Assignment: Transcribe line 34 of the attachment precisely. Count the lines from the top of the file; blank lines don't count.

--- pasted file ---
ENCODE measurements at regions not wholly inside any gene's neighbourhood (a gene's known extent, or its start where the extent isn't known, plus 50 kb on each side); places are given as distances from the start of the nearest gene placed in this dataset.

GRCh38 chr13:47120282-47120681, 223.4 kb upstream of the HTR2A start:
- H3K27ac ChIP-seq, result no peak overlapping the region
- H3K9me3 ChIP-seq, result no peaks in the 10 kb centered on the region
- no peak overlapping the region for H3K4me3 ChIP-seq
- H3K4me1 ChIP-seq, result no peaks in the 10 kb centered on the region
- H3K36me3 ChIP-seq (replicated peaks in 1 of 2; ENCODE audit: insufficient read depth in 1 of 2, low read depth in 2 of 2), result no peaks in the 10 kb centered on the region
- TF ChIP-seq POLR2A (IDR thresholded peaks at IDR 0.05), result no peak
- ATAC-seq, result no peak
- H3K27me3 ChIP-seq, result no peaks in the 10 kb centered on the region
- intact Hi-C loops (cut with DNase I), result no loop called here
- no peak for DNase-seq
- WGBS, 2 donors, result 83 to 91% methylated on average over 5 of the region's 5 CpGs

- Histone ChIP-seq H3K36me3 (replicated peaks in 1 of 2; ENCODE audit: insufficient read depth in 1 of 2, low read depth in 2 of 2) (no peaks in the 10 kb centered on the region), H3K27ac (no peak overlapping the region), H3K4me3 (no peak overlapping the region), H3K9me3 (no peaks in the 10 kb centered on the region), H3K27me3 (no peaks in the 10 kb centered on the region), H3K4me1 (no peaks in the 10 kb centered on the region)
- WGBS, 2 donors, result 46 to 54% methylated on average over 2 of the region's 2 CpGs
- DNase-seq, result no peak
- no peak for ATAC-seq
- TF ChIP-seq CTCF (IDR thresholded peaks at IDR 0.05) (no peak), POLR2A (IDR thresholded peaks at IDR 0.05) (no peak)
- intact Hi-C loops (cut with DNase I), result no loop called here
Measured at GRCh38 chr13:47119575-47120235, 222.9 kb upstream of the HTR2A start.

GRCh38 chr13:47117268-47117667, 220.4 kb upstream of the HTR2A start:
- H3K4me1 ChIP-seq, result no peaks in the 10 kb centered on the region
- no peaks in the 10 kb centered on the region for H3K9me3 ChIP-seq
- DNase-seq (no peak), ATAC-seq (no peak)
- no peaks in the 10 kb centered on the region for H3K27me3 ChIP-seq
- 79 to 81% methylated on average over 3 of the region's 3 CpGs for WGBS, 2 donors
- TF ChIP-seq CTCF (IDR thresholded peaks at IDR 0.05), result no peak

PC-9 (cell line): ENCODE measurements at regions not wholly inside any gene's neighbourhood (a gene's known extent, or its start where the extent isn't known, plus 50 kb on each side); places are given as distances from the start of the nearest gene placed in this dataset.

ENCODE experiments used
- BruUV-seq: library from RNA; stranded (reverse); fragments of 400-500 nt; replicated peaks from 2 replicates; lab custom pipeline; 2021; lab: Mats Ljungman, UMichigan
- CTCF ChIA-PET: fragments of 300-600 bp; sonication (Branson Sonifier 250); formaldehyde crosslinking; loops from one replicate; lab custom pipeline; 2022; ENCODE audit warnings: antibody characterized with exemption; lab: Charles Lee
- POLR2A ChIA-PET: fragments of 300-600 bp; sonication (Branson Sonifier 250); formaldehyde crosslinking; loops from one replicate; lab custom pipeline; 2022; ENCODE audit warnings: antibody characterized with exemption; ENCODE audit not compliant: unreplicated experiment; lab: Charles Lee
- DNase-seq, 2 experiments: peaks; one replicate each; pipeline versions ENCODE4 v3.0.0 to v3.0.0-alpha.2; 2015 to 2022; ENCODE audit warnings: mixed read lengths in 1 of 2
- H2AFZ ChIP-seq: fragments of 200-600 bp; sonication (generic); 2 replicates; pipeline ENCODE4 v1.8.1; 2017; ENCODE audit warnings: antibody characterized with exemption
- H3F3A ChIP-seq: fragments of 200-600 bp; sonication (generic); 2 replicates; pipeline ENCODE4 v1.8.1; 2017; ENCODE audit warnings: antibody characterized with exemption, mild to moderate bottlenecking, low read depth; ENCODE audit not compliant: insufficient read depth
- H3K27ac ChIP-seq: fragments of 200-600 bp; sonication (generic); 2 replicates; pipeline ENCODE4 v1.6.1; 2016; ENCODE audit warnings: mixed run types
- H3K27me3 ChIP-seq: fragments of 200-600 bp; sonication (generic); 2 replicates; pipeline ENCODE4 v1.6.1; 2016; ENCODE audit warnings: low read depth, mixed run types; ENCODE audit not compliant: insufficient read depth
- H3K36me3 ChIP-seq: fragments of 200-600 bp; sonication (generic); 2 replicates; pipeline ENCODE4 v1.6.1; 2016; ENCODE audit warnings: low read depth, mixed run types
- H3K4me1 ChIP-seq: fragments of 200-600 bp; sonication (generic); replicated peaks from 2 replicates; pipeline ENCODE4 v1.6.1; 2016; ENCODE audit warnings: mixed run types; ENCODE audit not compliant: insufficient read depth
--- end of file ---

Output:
- H2AFZ ChIP-seq: fragments of 200-600 bp; sonication (generic); 2 replicates; pipeline ENCODE4 v1.8.1; 2017; ENCODE audit warnings: antibody characterized with exemption